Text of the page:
A new law in Afghanistan subjects women to conditions—including a ban on refusing sex with their husbands and leaving the house without male permission—that some critics say are worse than life under Talibani rule. President Hamid Karzai is said to have signed the bill in late March but, as The Guardian reported, what the law actually stipulates is unclear as it’s being kept largely underwraps. Women’s rights advocates are outraged by its blatant discrimination and denial of basic freedoms but one Afghan parliamentarian who supported the bill said that “men and women have equal rights under Islam but there are differences in the way men and women are created.” Afghanistan will likely come under more fire for the legislation as details are released but some diplomats are wary of crossing the line between condemning the law and attacking the local culture. Women and girls still live as second-class citizens in much of Afghanistan, writes Mary Crane in the spring issue of the World Policy Journal which also includes photographs by Teressa Rerras.
Thousands of Thai protesters surrounded government buildings in Bangkok for the eighth day, calling for the dissolution of the current government and changes in the Thai political system. Supporters of former prime minister Thaksin Shinawatra—the ousted leader who has lived abroad since 2006—besieged the capital, blocking government officials from their offices and rejecting an offer from the current prime minister Abhisit Vejjajiva to meet with Thaksin in an effort to end the riots. So far the government opted to refrain from the use of force to control the protests, but the riots are stoking national fears about deepening unrest over the political and economic situation.
Venezuela is prepared to take Guantánamo prisoners when the United States closes the camp at the end of the year, President Hugo Chavez said. In an offer that the Pentagon will probably reject. Chavez said that “we wouldn’t have any problem in taking in human beings,” at an Arab-South America summit in Qatar. Although the Obama administration wants other countries to open their doors to the soon-to-be released inmates, a Venezuela-U.S. collaboration is probably unlikely. Chavez also said he wants Guantánamo Bay returned to Cuban control to put an end to “that miserable prison.”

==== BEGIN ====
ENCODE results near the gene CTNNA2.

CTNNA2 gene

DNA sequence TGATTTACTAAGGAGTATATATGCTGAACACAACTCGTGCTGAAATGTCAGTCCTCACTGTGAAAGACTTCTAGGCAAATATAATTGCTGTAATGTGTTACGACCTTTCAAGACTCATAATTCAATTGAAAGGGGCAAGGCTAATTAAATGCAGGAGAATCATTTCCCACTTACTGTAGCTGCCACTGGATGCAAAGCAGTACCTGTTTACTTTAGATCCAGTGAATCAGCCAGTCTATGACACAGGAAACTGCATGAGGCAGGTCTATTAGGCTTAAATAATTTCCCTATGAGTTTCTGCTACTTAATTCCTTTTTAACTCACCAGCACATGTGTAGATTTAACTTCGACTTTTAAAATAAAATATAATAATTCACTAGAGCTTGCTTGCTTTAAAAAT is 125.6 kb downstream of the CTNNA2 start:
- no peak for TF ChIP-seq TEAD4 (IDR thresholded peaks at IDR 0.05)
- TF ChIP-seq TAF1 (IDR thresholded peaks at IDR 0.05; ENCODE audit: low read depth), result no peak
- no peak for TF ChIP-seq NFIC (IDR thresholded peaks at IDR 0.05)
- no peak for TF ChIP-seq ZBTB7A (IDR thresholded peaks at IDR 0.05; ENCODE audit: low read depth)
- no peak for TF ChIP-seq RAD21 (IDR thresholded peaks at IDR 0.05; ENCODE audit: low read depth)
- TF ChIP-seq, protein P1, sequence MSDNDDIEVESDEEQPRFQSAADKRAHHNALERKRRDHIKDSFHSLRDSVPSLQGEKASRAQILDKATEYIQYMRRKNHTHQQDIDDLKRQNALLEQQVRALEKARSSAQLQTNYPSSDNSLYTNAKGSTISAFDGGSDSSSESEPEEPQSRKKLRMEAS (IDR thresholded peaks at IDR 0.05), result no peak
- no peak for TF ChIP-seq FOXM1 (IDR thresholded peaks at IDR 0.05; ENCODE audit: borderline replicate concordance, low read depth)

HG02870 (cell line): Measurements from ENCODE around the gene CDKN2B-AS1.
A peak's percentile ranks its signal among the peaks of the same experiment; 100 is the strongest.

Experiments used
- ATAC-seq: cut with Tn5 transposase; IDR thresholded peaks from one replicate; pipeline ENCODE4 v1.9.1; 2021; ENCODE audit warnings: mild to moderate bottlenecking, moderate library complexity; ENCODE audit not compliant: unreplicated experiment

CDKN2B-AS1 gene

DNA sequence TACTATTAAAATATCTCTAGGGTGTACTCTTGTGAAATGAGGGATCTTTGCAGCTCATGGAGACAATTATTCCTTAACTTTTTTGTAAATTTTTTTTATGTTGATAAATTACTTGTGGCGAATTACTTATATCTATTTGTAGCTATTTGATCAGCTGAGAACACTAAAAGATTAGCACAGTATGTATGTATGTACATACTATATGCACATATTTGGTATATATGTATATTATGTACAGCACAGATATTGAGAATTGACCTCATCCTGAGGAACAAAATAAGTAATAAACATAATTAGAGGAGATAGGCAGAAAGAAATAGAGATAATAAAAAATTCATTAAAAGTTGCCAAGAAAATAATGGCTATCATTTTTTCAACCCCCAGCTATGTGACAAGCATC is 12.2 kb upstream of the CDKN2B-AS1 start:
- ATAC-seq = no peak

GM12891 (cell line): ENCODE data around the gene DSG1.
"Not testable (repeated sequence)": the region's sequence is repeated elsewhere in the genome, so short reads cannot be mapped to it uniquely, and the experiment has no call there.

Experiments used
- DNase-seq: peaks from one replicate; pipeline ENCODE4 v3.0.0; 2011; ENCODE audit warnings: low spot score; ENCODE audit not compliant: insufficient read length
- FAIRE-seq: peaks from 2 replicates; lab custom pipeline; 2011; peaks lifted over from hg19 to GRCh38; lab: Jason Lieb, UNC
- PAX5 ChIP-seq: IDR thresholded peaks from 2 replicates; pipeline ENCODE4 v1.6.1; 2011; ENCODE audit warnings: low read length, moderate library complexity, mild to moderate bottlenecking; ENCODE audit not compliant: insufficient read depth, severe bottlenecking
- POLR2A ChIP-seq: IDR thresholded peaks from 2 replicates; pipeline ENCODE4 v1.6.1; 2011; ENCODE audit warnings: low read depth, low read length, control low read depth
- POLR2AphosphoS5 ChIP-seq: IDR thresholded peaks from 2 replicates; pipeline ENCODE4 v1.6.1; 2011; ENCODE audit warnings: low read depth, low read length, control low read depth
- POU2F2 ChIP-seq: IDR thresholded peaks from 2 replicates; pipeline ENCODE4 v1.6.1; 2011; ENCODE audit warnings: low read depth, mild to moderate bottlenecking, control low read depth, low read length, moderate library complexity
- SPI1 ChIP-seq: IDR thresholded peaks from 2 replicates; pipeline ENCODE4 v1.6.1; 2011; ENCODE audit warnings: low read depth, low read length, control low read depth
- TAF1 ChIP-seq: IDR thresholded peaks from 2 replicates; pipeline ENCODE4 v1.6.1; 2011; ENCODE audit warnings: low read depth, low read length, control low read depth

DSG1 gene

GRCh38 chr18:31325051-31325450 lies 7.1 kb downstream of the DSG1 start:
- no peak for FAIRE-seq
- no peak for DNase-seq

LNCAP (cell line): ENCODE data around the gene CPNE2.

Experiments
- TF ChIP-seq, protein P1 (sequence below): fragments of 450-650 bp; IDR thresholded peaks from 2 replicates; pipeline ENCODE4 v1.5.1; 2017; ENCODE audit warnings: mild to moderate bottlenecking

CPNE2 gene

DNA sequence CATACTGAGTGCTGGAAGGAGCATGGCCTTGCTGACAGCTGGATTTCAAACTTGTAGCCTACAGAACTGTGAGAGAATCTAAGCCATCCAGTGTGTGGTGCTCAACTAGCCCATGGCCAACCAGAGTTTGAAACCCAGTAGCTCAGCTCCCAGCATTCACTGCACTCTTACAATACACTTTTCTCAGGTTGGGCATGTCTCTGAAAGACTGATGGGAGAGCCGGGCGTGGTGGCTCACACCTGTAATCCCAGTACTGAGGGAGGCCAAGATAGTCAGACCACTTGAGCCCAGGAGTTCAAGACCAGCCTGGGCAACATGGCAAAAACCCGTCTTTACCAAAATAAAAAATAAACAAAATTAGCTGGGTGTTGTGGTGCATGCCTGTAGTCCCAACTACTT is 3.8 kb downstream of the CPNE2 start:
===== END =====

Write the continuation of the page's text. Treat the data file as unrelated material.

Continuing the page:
After five and a half years of “largely ineffectual rule,” Malaysia’s prime minister Abdullah Ahmad Badawi submitted his resignation today to Malaysia’s king (Sultan Mizan Zainal Abidin, who serves as the constitutional monarch). Taking his place will be Deputy Prime Minister Najib Abdul Razak, who is to be sworn in on Friday as the County’s sixth prime minister, but not if the Malay Parliament has its way. Razak is steeped in “allegations of corruption and links to a murder case,” and lawmakers are looking for a leader whose “integrity is not questionable.” Abdullah was forced to step down after his ruling party, the National Front, failed to get a two-thirds majority vote in the March 2008 elections. It was the most dismal showing for the party in forty years. Critics in Abdullah’s own coalition blamed the party set back on his efforts as prime minister “to provide greater freedom of speech and to allow criticism of the government.” Abdullah’s predecessor, Mahathir Mohamad, was well-known for his semi-authoritarian leanings.
In a move to quell what is considered a severe unemployment and social problem, Japan is offering 300,000 yen ($3,000) to “unemployed overseas workers” to be used to buy plane tickets home. The program targets the “hundreds of thousands” of South Americans of Japanese decent who reside in the country on special visas strictly for factory work. There is a hitch, however. To be eligible to receive the payment, the workers must “resign their rights” to work in Japan, and could only return with either a tourist visa or a renewed work visa. Those hoping to stay might win permission by taking Japanese language classes provided by the government.
Officials in Beijing have denied any Chinese government involvement in what’s been dubbed “GhostNet” computer spy ring that was announced earlier this week. Allegedly having infiltrated more then 1,000 computers around the world, GhostNet was discovered by a group of Canadian researchers who were asked to examine the computers of the Dalai Lama’s organization. While the spy net cannot be directly linked to the Chinese government, the Canadian group did conclude that GhostNet’s servers are “almost exclusively located in China, and its targets are political, including NATO, the Indian Embassy in Washington and Tibetan exile centers in India, Brussels and London.” Chinese Foreign Ministry spokesman Qin Gang claims that these allegations are coming from people who “are bent on fabricating lies of so-called Chinese computer spies” and that the focus should be on confronting those individuals.